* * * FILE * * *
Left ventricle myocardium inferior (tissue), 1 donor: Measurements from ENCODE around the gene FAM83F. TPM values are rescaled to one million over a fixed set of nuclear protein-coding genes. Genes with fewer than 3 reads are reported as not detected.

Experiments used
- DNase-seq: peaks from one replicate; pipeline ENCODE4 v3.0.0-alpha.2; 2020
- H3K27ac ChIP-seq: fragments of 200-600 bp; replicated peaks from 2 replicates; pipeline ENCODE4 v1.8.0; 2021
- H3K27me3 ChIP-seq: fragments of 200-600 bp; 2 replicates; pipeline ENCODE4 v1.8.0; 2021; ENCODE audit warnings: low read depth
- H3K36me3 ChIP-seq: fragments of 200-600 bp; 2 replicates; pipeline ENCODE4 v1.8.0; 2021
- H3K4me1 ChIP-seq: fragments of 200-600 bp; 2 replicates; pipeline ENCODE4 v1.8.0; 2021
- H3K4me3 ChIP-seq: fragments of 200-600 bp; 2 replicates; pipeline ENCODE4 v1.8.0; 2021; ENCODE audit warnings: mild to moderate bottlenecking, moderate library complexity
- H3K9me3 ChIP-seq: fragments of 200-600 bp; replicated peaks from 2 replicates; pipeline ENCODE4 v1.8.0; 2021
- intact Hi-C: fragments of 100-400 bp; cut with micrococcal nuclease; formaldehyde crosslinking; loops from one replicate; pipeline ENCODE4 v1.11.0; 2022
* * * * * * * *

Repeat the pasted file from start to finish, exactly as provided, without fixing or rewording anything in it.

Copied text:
Left ventricle myocardium inferior (tissue), 1 donor: Measurements from ENCODE around the gene FAM83F. TPM values are rescaled to one million over a fixed set of nuclear protein-coding genes. Genes with fewer than 3 reads are reported as not detected.

Experiments used
- DNase-seq: peaks from one replicate; pipeline ENCODE4 v3.0.0-alpha.2; 2020
- H3K27ac ChIP-seq: fragments of 200-600 bp; replicated peaks from 2 replicates; pipeline ENCODE4 v1.8.0; 2021
- H3K27me3 ChIP-seq: fragments of 200-600 bp; 2 replicates; pipeline ENCODE4 v1.8.0; 2021; ENCODE audit warnings: low read depth
- H3K36me3 ChIP-seq: fragments of 200-600 bp; 2 replicates; pipeline ENCODE4 v1.8.0; 2021
- H3K4me1 ChIP-seq: fragments of 200-600 bp; 2 replicates; pipeline ENCODE4 v1.8.0; 2021
- H3K4me3 ChIP-seq: fragments of 200-600 bp; 2 replicates; pipeline ENCODE4 v1.8.0; 2021; ENCODE audit warnings: mild to moderate bottlenecking, moderate library complexity
- H3K9me3 ChIP-seq: fragments of 200-600 bp; replicated peaks from 2 replicates; pipeline ENCODE4 v1.8.0; 2021
- intact Hi-C: fragments of 100-400 bp; cut with micrococcal nuclease; formaldehyde crosslinking; loops from one replicate; pipeline ENCODE4 v1.11.0; 2022